The novel’s present-tense narrative undoubtedly contributed in making me feel as if the events Mantel was writing of were happening right now. The narrative is not an omniscient one, there is no foreshadowing of what is to come. Throughout the course of this novel we are made to feel alongside Thomas Cromwell and his contemporaries that their future is not yet fixed.

The title of this novel conveys the dangerous atmosphere of Henry’s court. Suspicions run high, everyone seems intent on outwitting and outmanoeuvring his or her opponents, there is a great deal of plotting, quite a few betrayals, and a perpetual sense of unease hangs in the air. We read of a divided nation, a divided court, and of the self-division that occurs within every single character. As the characters wage overt and indirect wars for power and position, readers are presented with a panorama of human vices and follies.

Yet, while the world Mantel writes of is certainly a treacherous one, Wolf Hall contains so much beauty. I was moved by the glimpses of genuine love and vulnerability between certain characters. Thomas Cromwell in particular seems to possess plenty of admirable qualities. It is through his eyes that we often see his surroundings and he always seems to pay attention to all the beautiful textures that enrich his world. From the fabrics of people’s clothings to their appearances and expression. His perceptive eye seems often to pick up on other’s true intents and desires. In spite of the tension between the different ‘players’, there are also surprising moments of empathy and understanding.

It is incredibly just how engaging Mantel’s dialogues were. While I sometimes struggled to keep up with what was being said, or left unsaid, I still found myself captivated by the nuances of the characters’ language. While some are observe rules of civility, others let their passion or greed shape what the say. Each sparring of words is fraught with tension. There are so many clever uses of the English language, so many elegantly veiled threats and well-crafted sentiments. Regardless of their role or position, not one character seems to utter a word in vein.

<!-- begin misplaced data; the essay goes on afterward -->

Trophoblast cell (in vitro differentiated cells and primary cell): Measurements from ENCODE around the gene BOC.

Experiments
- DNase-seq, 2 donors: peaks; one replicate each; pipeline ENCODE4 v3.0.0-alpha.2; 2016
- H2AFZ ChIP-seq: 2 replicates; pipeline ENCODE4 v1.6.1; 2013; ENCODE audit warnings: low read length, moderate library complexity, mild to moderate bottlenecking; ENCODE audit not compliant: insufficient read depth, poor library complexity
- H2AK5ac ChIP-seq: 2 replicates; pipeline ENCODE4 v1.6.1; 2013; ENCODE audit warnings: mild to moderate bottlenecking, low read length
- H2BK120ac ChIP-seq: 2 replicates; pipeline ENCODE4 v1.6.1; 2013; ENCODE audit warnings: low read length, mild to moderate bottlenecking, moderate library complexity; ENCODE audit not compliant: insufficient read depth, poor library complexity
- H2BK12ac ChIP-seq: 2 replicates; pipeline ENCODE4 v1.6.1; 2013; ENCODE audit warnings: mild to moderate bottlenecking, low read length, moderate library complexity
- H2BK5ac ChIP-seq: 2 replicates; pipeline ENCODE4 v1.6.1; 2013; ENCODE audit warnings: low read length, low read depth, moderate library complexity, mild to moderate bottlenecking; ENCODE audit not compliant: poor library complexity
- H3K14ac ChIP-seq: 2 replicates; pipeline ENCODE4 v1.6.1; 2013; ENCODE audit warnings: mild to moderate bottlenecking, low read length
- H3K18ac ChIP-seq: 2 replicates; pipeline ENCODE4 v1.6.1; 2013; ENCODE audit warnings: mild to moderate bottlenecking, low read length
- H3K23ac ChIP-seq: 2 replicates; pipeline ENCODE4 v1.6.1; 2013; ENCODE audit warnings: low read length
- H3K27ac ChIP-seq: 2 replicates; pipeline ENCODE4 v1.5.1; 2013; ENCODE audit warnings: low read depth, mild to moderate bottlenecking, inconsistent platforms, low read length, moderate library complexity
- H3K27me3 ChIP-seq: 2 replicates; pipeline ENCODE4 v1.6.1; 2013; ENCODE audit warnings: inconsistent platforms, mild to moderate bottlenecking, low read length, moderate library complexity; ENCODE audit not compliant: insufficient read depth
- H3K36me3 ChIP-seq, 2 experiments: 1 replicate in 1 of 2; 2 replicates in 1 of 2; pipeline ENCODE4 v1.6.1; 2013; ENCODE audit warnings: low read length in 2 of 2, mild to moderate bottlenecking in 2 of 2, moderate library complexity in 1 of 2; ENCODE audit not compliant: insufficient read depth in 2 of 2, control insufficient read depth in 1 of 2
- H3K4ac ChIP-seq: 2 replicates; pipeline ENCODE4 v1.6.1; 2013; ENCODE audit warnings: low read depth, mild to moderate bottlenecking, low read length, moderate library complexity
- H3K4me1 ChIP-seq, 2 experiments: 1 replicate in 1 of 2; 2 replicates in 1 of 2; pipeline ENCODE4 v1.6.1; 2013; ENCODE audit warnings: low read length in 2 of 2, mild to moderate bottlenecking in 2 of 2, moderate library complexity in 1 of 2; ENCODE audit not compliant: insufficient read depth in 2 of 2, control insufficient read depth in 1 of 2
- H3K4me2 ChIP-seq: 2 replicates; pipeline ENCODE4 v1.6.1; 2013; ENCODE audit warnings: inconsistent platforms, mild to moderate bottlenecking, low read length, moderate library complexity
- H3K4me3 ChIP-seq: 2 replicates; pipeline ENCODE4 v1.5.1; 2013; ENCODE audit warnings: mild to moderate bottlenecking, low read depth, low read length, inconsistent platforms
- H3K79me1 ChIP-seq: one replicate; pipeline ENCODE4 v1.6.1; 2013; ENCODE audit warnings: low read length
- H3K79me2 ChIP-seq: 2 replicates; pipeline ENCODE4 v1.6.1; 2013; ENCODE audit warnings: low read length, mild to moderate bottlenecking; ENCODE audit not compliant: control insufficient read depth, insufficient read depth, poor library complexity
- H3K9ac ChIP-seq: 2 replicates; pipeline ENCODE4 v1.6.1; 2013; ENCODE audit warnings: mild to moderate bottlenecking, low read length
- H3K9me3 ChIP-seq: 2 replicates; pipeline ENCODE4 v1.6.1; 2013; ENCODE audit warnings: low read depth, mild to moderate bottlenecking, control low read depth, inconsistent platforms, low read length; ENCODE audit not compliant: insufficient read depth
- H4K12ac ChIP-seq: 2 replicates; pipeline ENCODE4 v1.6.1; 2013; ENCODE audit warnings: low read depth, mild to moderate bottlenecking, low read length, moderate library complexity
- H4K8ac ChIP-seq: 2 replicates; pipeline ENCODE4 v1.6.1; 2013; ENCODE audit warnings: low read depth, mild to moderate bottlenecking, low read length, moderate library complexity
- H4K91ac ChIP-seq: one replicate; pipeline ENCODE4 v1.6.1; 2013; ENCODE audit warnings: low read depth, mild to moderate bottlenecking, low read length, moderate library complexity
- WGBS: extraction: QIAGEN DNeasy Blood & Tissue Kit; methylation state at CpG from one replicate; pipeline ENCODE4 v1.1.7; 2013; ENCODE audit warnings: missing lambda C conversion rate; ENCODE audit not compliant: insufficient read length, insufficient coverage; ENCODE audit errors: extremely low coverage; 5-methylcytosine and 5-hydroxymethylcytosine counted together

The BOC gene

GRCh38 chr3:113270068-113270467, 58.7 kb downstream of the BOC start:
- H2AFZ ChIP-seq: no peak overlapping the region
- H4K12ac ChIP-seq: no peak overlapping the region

What perhaps took me time to adjust to was the ‘he’ pronoun. The third point of view narrative does not refer to Thomas Cromwell by his name but by ‘he’. When this happened when Cromwell was speaking to other male characters I found it difficult to follow. My non-British education also proved to be a hindrance (it took me quite some time to figure out who was who).

This is a dense novel that demands its readers full attention. There is much to be admired in Wolf Hall. Mantel’s research, her grasp of the English language, her nuanced, and frequently immoral, characters…yet, reading her novel proved to be a laborious experience. There was so much that went over my head, and while I can see that this is due to my lack of knowledge, I also think that some of her stylistic choices (such as the constant use of ‘he’) lessened my enjoyment of her narrative.

Wolf Hall is a well written and exquisitely intelligent novel in which Mantel presents us with a beautifully intricate tapestry of shifting allegiances.

My rating: ★★★★✰ 3.5 stars (rounded up to 4)